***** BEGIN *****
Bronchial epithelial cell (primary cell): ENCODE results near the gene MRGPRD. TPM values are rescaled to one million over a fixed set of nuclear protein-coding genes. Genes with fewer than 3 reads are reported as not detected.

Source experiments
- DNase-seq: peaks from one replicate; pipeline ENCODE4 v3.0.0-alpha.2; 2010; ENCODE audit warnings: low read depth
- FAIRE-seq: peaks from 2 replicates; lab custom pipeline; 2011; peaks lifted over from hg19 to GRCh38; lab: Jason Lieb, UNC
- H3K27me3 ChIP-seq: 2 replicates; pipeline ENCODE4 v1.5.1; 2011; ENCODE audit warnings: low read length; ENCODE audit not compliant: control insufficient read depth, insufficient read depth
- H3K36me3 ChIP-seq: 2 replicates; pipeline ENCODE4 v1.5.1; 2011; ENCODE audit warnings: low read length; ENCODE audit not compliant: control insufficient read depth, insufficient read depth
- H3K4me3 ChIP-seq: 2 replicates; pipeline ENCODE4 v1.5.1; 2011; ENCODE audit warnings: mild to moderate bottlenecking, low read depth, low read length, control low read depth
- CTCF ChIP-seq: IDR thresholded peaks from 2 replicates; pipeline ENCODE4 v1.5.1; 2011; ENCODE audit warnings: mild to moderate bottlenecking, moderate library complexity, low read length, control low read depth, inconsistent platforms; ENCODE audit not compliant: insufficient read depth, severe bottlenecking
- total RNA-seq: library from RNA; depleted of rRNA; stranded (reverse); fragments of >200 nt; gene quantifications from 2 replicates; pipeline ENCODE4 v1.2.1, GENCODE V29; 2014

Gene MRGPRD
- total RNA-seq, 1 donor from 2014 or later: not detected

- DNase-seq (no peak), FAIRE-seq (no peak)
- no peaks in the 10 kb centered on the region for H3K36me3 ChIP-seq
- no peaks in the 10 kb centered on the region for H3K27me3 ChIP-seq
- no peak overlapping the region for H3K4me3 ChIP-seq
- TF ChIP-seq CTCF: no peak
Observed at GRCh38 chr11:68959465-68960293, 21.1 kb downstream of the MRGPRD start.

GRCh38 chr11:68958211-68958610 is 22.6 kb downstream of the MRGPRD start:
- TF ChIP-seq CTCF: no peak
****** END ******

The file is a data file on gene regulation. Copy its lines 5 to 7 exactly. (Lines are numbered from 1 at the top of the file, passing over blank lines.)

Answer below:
- H3K27me3 ChIP-seq: 2 replicates; pipeline ENCODE4 v1.5.1; 2011; ENCODE audit warnings: low read length; ENCODE audit not compliant: control insufficient read depth, insufficient read depth
- H3K36me3 ChIP-seq: 2 replicates; pipeline ENCODE4 v1.5.1; 2011; ENCODE audit warnings: low read length; ENCODE audit not compliant: control insufficient read depth, insufficient read depth
- H3K4me3 ChIP-seq: 2 replicates; pipeline ENCODE4 v1.5.1; 2011; ENCODE audit warnings: mild to moderate bottlenecking, low read depth, low read length, control low read depth